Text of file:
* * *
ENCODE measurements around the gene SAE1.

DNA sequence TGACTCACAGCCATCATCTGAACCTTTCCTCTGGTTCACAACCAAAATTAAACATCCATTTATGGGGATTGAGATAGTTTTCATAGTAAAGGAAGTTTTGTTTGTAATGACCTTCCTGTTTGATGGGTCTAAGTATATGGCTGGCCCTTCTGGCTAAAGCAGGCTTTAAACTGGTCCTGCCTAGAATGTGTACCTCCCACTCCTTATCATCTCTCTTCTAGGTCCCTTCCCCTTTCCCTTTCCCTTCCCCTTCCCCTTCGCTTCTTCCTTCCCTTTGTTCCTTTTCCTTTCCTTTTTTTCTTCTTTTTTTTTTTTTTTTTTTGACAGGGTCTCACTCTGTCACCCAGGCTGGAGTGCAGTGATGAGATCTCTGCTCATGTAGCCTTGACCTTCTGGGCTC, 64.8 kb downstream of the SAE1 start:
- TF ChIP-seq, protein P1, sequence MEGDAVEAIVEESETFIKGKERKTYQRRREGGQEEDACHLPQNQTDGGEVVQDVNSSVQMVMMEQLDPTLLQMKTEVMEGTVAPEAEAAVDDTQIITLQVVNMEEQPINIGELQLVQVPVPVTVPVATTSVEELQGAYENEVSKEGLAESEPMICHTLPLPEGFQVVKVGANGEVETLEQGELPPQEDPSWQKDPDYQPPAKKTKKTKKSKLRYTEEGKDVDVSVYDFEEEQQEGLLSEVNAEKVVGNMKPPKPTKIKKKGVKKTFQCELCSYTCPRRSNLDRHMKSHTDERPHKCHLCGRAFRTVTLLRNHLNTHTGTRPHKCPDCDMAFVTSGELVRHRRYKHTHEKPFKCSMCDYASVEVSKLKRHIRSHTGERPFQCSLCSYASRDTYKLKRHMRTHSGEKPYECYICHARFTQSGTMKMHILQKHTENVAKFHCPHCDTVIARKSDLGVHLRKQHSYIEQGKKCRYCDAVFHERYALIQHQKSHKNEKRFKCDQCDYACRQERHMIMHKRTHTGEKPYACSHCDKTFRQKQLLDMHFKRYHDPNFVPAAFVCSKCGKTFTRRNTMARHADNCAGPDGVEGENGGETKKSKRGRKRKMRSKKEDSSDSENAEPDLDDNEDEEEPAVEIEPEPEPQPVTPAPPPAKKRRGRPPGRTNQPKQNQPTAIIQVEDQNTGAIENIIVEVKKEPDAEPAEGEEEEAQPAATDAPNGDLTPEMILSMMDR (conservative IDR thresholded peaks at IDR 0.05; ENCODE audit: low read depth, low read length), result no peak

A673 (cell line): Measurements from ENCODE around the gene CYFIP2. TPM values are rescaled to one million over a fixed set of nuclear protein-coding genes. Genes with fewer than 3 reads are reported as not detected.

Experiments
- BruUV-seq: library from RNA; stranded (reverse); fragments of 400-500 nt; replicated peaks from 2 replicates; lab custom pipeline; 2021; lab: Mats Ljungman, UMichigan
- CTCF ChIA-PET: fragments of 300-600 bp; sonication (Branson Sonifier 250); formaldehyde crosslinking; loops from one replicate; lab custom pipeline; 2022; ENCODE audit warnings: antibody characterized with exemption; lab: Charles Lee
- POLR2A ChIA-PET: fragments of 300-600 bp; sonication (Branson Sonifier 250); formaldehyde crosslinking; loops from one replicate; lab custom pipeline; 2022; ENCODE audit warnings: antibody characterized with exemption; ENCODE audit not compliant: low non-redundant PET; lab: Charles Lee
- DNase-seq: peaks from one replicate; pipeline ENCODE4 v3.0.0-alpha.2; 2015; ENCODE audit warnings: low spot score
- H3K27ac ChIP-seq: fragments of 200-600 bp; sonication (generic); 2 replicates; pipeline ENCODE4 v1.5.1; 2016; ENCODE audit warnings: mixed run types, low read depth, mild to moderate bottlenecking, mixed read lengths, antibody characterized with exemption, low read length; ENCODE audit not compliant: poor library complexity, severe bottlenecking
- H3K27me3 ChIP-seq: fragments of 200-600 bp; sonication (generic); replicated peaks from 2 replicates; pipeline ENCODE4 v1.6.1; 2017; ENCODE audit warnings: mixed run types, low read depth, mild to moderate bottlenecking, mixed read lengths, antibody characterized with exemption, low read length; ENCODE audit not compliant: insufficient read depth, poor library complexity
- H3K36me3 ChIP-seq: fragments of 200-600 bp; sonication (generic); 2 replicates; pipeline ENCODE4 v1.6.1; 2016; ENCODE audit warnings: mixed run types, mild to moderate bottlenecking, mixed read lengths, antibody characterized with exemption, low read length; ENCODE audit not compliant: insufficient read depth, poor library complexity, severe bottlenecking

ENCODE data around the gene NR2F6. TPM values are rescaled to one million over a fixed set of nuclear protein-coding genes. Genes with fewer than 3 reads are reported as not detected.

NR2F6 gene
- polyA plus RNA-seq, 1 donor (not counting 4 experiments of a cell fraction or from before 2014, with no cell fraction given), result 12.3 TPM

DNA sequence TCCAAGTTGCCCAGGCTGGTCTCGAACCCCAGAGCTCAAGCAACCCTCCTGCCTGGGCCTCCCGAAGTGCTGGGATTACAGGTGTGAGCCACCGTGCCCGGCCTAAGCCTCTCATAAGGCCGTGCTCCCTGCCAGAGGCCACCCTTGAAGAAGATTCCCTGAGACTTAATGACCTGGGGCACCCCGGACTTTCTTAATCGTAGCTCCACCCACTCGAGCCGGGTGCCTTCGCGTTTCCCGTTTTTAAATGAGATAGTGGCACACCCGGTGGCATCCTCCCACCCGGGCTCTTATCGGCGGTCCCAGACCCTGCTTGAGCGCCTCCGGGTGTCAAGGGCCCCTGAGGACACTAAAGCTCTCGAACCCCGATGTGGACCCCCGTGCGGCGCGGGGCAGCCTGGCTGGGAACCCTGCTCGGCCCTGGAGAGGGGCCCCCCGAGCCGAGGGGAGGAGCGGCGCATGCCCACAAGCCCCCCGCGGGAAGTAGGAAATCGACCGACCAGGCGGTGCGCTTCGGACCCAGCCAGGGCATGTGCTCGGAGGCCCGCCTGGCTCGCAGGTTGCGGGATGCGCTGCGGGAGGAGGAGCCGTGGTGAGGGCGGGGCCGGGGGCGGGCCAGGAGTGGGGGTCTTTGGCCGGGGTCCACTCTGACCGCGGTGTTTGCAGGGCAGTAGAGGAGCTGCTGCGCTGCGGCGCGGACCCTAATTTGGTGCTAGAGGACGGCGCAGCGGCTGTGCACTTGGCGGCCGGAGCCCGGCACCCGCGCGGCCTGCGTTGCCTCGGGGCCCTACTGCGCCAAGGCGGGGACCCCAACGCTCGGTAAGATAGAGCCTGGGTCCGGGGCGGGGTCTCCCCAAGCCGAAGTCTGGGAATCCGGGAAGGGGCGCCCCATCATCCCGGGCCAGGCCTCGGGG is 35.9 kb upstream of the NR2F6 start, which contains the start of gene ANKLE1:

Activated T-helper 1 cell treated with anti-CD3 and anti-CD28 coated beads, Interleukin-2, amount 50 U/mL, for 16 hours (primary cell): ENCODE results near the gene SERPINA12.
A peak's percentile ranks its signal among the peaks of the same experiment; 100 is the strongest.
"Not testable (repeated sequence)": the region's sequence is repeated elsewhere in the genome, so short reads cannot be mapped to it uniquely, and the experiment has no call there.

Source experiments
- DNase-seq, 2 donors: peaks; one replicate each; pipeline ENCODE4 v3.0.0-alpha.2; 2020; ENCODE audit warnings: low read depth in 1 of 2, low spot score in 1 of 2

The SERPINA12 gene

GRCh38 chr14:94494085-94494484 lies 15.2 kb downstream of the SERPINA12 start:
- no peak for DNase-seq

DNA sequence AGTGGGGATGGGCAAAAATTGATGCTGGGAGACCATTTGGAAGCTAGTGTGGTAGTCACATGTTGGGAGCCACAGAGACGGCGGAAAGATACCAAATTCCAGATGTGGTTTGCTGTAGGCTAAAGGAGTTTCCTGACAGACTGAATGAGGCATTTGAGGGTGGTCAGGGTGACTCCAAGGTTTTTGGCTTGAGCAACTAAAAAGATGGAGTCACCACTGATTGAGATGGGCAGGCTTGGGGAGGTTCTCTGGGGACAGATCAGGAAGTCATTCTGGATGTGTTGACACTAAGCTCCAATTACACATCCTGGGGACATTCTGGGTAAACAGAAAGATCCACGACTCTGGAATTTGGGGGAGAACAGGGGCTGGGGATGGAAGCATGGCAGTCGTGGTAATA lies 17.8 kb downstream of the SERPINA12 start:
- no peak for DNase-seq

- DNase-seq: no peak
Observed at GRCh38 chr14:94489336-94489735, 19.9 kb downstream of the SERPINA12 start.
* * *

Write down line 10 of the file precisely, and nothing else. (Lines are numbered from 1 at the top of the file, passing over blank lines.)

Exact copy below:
- H3K27ac ChIP-seq: fragments of 200-600 bp; sonication (generic); 2 replicates; pipeline ENCODE4 v1.5.1; 2016; ENCODE audit warnings: mixed run types, low read depth, mild to moderate bottlenecking, mixed read lengths, antibody characterized with exemption, low read length; ENCODE audit not compliant: poor library complexity, severe bottlenecking